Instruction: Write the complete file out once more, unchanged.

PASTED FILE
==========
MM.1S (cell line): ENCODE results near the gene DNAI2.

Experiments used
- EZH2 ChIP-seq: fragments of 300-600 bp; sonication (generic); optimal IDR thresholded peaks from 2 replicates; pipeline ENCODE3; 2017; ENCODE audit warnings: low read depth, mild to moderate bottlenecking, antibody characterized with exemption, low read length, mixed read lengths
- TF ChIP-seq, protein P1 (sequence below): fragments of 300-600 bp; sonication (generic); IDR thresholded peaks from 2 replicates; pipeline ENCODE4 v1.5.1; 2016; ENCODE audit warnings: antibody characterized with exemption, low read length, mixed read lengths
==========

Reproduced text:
MM.1S (cell line): ENCODE results near the gene DNAI2.

Experiments used
- EZH2 ChIP-seq: fragments of 300-600 bp; sonication (generic); optimal IDR thresholded peaks from 2 replicates; pipeline ENCODE3; 2017; ENCODE audit warnings: low read depth, mild to moderate bottlenecking, antibody characterized with exemption, low read length, mixed read lengths
- TF ChIP-seq, protein P1 (sequence below): fragments of 300-600 bp; sonication (generic); IDR thresholded peaks from 2 replicates; pipeline ENCODE4 v1.5.1; 2016; ENCODE audit warnings: antibody characterized with exemption, low read length, mixed read lengths